1. The main constituent of biogas is methane, which is an excellent fuel and burns without producing smoke.
  2. Burning of biogas does not leave any residue.
  3. Biogas can be used for heating, lighting and for producing electricity.
  4. The slurry which is left behind is an excellent manure as it is rich in nitrogenous and phosphorus compounds.
  5. It gives us a safe method to dispose off wastes.

Wind Energy

Moving air is called wind. Sun’s energy is responsible for the movement of air from one region to another thus constituting wind. Wind possesses kinetic energy as it is moving air. Some of the common applications of wind energy are in winnowing and windmills.


Principle: Windmills are devices which convert wind energy into mechanical or electrical energy and can therefore be used for working water lifting pumps, flour mills and electric generators.

Construction: It consists of a structure similar to a Large electric fan that is erected at some height on a rigid support. The blades of a windmill are designed to create a pressure difference between its different regions when wind strikes them. This pressure difference creates a turning effect due to which the blades rotate with a speed which depends upon the wind velocity.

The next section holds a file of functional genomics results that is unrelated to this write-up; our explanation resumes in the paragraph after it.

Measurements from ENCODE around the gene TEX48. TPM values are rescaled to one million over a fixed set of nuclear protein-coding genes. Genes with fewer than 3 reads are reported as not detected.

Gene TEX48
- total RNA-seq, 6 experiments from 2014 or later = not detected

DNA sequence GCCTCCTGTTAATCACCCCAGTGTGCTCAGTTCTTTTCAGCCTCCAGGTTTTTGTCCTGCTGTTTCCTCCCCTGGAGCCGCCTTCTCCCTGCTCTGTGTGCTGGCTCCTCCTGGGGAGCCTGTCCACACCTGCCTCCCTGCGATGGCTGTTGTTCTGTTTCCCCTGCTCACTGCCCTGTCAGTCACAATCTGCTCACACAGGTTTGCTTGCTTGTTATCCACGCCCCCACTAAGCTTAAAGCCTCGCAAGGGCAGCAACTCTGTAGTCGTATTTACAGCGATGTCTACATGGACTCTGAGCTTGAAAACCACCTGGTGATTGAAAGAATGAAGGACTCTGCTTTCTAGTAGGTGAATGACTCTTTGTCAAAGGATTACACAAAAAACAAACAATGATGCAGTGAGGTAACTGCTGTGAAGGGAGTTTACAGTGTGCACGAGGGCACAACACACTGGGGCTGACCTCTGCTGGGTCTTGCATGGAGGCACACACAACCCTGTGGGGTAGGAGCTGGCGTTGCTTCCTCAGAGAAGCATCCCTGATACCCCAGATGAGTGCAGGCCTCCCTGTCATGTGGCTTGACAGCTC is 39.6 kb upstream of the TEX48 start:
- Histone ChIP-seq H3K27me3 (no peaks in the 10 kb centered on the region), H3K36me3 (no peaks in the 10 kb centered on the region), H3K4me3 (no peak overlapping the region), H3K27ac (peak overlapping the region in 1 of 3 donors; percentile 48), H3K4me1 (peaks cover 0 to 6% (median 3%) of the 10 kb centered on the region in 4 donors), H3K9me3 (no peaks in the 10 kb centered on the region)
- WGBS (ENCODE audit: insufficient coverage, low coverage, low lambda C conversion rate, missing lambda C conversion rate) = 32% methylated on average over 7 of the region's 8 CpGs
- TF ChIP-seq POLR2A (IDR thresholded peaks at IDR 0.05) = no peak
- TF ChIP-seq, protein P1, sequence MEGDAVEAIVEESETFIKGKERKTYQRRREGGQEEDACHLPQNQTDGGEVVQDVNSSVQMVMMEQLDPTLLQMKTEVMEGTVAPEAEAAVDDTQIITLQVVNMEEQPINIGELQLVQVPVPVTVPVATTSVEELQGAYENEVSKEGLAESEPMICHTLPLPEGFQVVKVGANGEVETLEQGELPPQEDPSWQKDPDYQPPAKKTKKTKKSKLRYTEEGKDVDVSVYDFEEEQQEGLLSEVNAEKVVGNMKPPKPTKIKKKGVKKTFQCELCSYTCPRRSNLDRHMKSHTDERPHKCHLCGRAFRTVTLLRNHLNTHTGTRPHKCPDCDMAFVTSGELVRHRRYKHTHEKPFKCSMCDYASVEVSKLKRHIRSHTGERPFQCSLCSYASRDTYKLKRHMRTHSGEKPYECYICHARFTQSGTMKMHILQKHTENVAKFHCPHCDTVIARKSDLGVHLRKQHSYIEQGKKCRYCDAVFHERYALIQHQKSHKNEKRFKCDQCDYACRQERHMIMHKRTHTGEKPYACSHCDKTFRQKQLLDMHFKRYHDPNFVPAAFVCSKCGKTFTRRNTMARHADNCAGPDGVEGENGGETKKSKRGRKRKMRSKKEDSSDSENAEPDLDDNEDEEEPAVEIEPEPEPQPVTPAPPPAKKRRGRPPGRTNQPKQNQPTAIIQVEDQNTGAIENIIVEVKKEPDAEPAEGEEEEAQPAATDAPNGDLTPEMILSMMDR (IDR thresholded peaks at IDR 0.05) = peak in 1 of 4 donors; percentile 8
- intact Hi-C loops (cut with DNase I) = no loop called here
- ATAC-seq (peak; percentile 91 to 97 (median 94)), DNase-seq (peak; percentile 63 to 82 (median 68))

Wind energy farm: When a large number of windmills are erected over a large area and the energy output of each windmill is coupled together to generate electricity on a commercial scale, this is known as a wind energy farm. The wind power potential of our country is about 20,000 MW. The largest wind energy farm near Kanyakumari in Tamil Nadu can generate 380 MW of electricity.

Advantages of windmills:

  1. It uses wind energy which a renewable source of energy.
  2. Its use does not cause any environmental pollution.
  3. It requires no recurring expenses for the production of electricity.

Conventional Sources of Energy Definitions, Equations and Examples

Limitations of windmill:

  1. Windmills can be established only at those places where wind blows for most part of the year.
  2. The wind should be strong and steady to maintain desired levels of production. The minimum wind velocity required for a functional windmill is about 15 km/h.
  3. Large areas of land are required to establish wind energy farms. An area of about 2 hectares is required for a 1 MW generator.
  4. The setting up of wind energy farms is quite costly.
  5. There should be some back-up facilities to take care of the energy needs during a period when there is no wind.
  6. They need a high level of maintenance as the tower and blades are exposed to rain, sun storm and cyclone etc.

Example 2.
How has the traditional use of wind and water energy been modified for our convenience?
Wind and water energy have been used tra-ditionally for our energy requirements. But, the traditional use of wind and water energy have been modified to generate electricity on a large scale by installing wind energy farms and dams.

Class 10 Science Notes